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  22. I come from a long line of perfectionists and I, too, have struggled with the stress that has brought me in my life. The expectations either from myself or others are incrediblly wearing and leach the joy out of anything. I’m an artist and I know this one intimately. So when I heard – many years ago – about the notion of deliberately leaving in a flaw in to acknowledge you’re not setting yourself up to be “god-like”, I went with it. That said, I still walk the line with what I sell. My art and craft pieces are very well made – overly so, probably – but they are NOT perfect. I don’t want my stuff to look like a factory made products! My knitted hats … well, they’re small enough that I can fix the mistakes and do. In bigger projects for myself, not so picky. (I’m learning!)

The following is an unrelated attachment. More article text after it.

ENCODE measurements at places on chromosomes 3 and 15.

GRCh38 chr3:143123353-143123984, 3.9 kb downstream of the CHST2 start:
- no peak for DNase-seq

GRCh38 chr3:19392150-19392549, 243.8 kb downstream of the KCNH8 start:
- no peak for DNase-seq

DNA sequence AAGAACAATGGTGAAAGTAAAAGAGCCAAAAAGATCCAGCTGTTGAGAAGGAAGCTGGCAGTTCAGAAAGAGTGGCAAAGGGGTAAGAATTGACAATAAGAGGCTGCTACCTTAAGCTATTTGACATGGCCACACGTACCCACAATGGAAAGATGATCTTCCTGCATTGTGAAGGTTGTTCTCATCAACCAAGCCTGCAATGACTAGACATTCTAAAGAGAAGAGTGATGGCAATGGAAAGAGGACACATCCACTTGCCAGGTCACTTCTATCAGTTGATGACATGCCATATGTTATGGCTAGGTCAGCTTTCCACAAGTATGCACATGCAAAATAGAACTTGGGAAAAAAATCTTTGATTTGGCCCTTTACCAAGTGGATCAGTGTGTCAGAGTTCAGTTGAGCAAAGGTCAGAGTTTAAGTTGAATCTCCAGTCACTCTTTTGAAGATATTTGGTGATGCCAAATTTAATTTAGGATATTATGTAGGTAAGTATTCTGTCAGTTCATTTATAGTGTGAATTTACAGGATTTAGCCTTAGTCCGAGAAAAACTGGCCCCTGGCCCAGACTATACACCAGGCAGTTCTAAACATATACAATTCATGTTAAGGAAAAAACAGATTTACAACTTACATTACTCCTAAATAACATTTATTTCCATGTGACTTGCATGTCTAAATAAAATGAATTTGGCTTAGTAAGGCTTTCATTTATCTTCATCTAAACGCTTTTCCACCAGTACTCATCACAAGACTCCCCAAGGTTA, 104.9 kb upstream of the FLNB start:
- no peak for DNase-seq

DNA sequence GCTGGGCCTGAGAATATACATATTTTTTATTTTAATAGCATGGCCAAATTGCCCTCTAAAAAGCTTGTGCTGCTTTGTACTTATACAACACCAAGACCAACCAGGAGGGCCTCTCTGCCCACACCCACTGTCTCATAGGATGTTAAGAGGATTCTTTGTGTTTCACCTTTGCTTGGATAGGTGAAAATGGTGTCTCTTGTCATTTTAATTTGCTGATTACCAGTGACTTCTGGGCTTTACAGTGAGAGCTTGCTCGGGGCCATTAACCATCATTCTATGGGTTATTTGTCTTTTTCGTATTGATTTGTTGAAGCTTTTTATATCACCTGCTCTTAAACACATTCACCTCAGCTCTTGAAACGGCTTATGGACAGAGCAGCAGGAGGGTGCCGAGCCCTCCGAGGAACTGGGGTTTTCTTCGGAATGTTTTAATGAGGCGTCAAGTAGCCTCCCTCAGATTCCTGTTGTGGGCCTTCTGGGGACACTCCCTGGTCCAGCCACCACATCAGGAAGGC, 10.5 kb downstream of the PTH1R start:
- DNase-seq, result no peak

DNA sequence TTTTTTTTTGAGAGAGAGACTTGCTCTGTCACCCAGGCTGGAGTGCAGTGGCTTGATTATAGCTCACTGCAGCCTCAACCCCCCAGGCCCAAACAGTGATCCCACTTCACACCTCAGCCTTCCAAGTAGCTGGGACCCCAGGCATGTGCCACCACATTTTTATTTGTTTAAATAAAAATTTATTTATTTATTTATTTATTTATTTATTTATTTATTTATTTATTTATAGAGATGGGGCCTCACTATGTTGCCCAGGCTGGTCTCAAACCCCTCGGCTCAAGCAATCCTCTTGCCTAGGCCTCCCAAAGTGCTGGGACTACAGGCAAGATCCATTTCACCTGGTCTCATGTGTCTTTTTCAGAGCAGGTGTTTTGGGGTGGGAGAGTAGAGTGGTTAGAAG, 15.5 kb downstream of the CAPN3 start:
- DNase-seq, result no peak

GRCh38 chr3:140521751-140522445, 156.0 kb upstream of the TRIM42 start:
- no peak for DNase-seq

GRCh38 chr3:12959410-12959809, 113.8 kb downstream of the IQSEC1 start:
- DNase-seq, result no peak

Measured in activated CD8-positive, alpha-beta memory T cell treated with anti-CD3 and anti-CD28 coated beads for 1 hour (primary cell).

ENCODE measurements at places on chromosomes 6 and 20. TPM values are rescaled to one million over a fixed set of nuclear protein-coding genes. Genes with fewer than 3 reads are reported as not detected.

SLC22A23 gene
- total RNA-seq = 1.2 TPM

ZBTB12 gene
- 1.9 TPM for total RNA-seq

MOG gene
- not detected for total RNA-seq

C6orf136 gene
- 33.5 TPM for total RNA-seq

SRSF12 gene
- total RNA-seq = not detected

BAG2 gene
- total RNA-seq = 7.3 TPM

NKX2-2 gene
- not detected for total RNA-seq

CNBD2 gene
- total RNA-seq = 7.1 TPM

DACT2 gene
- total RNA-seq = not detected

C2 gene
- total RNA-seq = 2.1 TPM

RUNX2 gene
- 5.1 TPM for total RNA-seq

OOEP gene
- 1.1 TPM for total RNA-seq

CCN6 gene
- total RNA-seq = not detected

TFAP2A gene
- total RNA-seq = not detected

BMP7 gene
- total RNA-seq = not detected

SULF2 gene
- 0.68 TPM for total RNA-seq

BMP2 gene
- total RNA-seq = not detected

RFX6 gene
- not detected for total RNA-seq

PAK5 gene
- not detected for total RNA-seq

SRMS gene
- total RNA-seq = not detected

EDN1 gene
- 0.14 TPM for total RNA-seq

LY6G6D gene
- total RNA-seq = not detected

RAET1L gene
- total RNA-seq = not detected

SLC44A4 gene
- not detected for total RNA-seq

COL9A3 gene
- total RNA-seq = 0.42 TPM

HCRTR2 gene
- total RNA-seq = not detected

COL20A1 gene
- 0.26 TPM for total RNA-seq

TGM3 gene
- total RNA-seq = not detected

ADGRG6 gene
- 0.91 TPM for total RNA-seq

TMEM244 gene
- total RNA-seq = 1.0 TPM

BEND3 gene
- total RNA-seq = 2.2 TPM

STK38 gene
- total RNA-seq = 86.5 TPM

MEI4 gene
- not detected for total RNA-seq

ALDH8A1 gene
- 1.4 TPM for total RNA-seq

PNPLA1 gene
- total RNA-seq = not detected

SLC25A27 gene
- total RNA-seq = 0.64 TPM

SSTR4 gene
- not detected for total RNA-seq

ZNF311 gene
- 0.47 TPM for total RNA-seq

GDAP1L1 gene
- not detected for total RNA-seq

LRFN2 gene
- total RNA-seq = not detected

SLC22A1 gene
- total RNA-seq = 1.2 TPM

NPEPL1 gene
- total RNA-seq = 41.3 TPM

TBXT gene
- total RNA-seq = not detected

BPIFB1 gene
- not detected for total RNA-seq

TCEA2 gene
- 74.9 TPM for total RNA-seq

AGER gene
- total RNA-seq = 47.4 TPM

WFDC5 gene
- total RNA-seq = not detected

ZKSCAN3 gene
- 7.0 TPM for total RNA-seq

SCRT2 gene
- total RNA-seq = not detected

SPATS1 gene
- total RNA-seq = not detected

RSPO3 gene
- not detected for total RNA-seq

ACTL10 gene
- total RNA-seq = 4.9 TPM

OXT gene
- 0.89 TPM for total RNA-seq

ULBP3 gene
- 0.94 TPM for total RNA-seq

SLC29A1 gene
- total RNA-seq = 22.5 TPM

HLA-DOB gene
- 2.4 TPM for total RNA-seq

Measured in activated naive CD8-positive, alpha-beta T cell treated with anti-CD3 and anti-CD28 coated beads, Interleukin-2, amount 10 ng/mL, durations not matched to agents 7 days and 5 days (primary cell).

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  23. Well said! I am definitely not a perfectionist in my knitting – I prefer to leave in a mistake, rather than fix it. But that’s mostly because I’m impatient and also unsure of how to fix it. Because of this, it’s taken me a looong time to figure out how to fix my mistakes. I’m currently working on the Ramble shawl by Andrea Mowry using two-colour brioche and there are too many mistakes to count! But, there are a couple of reasons I don’t feel compelled to just rip back to the start and start over again.

    1) The mistakes generally look like they “flow” with the pattern. And if you don’t have the original pattern to compare with, you might not know they were there (maybe that’s wishful thinking). I like to think of it as “freestyle knitting”.